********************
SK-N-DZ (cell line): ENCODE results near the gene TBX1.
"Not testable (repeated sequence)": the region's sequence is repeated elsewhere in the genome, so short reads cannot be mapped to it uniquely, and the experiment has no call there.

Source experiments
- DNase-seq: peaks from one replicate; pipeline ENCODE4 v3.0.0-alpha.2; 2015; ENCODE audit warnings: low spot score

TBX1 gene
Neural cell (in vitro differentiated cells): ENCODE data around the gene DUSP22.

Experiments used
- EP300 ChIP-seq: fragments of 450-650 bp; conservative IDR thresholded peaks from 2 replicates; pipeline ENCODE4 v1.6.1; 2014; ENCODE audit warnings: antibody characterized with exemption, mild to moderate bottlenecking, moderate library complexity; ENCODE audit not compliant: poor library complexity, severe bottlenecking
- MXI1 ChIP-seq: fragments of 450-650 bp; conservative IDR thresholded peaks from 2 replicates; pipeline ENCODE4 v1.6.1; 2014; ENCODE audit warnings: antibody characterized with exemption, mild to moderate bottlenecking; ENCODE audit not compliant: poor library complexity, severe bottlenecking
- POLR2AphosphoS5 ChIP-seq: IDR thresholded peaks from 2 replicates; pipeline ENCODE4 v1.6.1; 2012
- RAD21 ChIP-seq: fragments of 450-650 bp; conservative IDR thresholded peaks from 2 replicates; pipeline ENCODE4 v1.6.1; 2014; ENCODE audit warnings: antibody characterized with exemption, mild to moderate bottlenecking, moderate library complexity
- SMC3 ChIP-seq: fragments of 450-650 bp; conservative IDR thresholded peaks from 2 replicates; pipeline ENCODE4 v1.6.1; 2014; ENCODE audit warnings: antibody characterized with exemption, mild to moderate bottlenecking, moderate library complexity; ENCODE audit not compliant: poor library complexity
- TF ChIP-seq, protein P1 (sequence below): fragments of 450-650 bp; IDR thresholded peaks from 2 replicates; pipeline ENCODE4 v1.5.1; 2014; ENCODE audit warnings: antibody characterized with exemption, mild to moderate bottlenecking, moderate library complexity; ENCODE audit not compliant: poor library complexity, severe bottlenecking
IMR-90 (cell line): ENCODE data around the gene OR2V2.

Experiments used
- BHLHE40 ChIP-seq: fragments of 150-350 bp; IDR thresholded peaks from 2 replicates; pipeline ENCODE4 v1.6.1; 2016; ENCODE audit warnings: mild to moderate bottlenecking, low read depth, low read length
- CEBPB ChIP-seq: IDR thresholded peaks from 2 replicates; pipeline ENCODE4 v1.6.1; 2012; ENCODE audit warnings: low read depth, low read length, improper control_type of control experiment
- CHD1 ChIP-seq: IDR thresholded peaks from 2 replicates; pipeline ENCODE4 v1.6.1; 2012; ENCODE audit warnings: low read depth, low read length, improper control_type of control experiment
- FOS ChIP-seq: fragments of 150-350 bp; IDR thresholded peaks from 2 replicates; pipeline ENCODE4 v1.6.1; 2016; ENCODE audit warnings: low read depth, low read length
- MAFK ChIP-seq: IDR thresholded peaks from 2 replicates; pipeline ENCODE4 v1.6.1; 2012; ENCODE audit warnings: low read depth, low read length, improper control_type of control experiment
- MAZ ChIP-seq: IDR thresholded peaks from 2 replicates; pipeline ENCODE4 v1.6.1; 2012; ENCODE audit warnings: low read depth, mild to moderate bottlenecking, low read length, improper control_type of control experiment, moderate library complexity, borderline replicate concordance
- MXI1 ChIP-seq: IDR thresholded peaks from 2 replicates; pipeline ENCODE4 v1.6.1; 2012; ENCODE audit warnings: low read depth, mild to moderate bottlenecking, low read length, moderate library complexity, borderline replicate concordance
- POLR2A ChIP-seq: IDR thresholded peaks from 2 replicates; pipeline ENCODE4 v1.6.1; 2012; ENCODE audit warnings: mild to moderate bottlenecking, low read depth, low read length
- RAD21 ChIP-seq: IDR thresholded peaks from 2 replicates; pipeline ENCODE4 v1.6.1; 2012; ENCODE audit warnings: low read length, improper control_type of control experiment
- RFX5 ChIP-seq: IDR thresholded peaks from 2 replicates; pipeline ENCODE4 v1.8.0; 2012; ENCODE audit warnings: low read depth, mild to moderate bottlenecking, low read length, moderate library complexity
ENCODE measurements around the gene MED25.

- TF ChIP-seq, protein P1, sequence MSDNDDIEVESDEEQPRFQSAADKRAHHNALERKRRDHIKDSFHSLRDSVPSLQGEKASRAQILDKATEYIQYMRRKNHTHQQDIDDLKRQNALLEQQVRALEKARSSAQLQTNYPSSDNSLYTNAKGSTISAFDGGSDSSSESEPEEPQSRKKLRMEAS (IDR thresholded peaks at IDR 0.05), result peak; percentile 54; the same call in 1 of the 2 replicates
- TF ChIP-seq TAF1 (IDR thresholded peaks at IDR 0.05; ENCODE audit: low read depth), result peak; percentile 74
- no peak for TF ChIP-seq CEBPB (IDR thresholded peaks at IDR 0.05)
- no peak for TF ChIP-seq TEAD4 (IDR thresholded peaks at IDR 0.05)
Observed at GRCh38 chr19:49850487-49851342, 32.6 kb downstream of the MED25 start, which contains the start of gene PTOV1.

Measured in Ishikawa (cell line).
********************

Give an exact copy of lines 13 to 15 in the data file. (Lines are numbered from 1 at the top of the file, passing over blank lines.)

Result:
- TF ChIP-seq, protein P1 (sequence below): fragments of 450-650 bp; IDR thresholded peaks from 2 replicates; pipeline ENCODE4 v1.5.1; 2014; ENCODE audit warnings: antibody characterized with exemption, mild to moderate bottlenecking, moderate library complexity; ENCODE audit not compliant: poor library complexity, severe bottlenecking
IMR-90 (cell line): ENCODE data around the gene OR2V2.

Experiments used